When Franklin Delano Roosevelt accepted the Democratic nomination for president, he had stated that he had a new deal for the people of America. FDR had fulfilled his dream of becoming president, and it was time to carry out his promise. It was time to put the "New Deal" into affect. FDR assured people that they would be eased of the pain of the Great Depression.
Many people were left unemployed due to the Depression. Many of these people had no choice, but to apply for public aid. Relief agencies, however, could not meet the growing demand for aid. What was to be done? FDR asked Congress for $500 million to begin a new agency, the Federal Emergency Relief Administration (FERA). While the FERA was giving its money away, Harry Hopkins and Roosevelt felt that giving away money broke down people's self-respect and their will to work. This program resembles programs today, such as Welfare and Unemployment.
FDR wanted to help the farmers who were hit hard by the Depression. To accomplish this goal, he established an agency that paid farmers financial assistance, (subsidy) to reduce production of crops and animals, and was called the Agricultural Adjustment Administration (AAA). These cutbacks were thought to help bring farming products in line with their demand. However, by the time this agency was in effect, farmers had already planted their fields and their animals had produced many young. Today, farming is under control and what is needed is produced.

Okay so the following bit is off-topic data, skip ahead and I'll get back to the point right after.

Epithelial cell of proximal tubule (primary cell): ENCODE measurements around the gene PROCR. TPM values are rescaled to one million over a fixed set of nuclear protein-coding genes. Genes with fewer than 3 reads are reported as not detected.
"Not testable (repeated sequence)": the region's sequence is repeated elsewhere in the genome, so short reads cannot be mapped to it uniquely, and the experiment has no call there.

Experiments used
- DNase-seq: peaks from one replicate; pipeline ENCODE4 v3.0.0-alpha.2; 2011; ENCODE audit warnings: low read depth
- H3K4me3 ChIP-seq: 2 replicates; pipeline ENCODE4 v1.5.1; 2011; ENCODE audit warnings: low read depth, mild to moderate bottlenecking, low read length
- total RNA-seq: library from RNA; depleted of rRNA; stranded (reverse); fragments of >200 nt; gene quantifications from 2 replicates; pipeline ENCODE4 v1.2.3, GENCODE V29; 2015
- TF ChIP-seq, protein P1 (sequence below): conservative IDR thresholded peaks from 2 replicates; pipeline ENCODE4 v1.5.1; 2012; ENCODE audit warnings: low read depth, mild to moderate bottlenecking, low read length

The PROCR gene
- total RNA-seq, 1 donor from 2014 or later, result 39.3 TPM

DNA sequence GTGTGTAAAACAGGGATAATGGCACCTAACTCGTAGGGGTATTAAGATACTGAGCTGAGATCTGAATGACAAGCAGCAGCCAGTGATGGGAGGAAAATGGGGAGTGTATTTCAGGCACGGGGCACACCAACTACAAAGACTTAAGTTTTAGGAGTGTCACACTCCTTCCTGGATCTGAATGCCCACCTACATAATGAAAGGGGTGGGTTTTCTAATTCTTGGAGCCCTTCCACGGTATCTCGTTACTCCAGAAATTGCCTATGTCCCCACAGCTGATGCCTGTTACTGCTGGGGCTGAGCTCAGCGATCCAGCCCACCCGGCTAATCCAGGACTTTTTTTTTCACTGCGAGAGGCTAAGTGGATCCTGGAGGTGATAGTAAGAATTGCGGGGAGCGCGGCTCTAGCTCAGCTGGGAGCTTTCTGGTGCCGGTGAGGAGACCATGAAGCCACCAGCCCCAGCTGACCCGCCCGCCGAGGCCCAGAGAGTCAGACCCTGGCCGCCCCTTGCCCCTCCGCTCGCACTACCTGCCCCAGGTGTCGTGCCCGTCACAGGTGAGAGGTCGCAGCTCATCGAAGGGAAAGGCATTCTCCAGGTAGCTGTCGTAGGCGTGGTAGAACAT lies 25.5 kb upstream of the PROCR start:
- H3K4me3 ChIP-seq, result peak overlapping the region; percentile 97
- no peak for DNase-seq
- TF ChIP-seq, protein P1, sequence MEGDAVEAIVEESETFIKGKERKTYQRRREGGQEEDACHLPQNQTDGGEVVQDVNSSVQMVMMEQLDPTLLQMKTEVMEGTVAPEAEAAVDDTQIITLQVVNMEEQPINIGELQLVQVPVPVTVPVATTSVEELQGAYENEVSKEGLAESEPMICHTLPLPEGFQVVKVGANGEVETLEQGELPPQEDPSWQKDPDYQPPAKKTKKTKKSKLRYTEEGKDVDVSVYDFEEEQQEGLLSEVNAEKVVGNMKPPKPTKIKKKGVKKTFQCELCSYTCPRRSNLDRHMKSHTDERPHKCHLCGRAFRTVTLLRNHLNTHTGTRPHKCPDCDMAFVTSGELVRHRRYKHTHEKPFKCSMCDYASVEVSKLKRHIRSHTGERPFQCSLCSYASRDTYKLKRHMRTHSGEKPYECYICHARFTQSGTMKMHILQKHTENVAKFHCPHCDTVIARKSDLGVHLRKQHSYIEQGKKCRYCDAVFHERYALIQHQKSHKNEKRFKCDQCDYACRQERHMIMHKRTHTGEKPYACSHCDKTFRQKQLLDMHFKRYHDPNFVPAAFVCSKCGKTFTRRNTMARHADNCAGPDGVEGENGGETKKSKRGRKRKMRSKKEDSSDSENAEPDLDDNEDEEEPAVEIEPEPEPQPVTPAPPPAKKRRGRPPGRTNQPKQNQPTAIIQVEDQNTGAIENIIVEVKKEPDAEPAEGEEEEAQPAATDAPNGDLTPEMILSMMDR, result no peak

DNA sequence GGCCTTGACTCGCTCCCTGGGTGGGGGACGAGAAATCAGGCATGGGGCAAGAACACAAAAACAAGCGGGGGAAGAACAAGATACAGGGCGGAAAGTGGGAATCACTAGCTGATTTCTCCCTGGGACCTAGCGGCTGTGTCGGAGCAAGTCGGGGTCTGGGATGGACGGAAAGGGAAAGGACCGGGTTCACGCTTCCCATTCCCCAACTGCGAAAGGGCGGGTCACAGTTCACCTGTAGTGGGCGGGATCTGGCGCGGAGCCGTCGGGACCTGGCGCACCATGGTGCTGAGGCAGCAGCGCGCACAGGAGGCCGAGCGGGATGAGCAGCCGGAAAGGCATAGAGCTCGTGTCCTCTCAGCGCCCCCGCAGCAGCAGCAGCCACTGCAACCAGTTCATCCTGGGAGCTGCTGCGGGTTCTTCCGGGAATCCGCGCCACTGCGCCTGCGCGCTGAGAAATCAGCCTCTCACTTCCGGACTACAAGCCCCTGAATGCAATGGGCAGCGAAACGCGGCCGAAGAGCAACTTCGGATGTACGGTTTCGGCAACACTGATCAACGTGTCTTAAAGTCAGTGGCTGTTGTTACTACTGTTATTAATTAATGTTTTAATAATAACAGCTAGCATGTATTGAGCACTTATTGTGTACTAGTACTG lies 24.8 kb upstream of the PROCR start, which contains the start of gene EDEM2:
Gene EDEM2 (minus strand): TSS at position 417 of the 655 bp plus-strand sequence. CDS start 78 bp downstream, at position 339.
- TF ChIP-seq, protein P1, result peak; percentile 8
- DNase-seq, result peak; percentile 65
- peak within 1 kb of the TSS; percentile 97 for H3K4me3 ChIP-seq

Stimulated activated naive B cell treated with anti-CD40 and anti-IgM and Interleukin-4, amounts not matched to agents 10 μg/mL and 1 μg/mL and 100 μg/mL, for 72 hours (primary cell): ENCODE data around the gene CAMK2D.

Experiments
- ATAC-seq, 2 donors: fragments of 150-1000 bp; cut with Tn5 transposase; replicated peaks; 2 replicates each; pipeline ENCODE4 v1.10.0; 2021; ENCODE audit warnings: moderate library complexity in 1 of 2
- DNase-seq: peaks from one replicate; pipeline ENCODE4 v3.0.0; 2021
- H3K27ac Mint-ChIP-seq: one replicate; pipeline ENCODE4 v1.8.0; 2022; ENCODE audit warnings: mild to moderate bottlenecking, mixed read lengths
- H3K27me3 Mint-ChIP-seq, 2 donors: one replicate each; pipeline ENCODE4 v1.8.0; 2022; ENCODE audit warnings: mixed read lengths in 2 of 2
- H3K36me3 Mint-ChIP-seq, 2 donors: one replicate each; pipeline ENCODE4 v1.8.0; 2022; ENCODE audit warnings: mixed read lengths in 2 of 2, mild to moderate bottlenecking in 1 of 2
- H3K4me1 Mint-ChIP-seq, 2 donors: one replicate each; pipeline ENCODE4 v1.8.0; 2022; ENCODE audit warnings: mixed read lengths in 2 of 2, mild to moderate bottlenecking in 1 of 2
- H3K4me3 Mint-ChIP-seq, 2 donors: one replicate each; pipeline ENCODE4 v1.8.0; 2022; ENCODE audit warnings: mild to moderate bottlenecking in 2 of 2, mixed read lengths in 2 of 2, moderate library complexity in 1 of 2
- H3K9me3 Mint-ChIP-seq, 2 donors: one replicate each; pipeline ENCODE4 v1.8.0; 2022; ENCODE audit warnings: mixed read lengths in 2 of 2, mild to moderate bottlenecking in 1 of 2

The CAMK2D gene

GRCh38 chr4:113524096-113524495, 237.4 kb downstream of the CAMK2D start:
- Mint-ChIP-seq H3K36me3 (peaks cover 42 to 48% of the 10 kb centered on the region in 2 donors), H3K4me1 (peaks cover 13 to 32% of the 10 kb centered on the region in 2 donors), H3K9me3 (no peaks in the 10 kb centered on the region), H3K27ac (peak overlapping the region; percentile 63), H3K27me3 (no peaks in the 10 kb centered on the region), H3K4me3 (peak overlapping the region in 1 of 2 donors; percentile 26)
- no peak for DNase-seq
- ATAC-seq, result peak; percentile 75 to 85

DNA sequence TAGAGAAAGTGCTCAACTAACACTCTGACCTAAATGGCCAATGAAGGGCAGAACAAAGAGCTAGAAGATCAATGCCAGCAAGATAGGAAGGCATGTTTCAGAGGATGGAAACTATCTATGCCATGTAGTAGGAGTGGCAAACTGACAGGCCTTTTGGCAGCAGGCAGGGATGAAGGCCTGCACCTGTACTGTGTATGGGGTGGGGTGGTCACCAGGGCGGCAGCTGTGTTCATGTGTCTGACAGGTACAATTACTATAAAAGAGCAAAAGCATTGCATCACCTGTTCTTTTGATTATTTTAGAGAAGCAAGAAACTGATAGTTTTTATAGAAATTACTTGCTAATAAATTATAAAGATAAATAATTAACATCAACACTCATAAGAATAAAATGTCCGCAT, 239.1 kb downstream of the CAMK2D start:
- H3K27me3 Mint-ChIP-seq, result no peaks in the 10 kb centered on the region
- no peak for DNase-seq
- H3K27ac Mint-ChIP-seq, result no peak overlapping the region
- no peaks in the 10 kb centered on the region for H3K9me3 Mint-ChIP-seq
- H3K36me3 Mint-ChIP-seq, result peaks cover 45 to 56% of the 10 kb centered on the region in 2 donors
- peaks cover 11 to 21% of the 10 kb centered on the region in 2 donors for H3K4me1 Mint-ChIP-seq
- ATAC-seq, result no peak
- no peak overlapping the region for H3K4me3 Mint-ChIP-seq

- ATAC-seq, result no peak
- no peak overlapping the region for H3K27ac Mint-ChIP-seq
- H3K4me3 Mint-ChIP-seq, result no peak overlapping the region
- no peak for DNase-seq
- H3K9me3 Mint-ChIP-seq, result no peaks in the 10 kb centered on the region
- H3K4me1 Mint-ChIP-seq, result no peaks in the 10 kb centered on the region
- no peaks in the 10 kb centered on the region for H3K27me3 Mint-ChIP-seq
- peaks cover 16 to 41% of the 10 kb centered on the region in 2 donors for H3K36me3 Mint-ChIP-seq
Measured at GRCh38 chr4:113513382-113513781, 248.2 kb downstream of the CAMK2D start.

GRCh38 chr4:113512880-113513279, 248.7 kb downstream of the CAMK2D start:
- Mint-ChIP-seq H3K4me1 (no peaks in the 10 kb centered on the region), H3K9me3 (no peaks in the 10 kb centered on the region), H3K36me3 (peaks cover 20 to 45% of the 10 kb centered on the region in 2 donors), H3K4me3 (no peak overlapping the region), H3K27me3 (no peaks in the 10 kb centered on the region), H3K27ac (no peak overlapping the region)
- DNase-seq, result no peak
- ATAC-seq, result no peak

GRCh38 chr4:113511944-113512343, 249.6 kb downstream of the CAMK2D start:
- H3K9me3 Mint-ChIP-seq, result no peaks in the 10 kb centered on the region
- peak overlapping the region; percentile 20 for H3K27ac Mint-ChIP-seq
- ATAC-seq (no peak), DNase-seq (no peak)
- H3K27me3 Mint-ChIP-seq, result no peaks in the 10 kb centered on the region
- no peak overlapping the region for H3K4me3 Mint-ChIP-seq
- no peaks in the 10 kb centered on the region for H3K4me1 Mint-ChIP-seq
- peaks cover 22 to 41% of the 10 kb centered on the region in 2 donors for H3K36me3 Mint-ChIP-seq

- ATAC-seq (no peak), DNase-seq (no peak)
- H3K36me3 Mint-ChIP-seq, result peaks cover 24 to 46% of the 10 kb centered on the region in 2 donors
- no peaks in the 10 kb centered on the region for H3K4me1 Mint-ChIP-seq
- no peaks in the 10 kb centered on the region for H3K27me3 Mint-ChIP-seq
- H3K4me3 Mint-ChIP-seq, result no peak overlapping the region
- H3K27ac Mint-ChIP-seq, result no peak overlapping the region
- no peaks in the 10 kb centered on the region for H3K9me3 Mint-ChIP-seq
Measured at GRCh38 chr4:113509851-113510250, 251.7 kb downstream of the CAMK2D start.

FDR also made in effect a recovery program called the Tennessee Valley Authority (TVA). This program provided jobs to build dams in the Tennessee River. They did this to turn the waterpower of the river into electricity. It was also intended to enrich the land, and create fish-filled lakes that would, in turn, provide tourism to the area. This would then provide jobs. Although the program did well, it was not received well by everyone.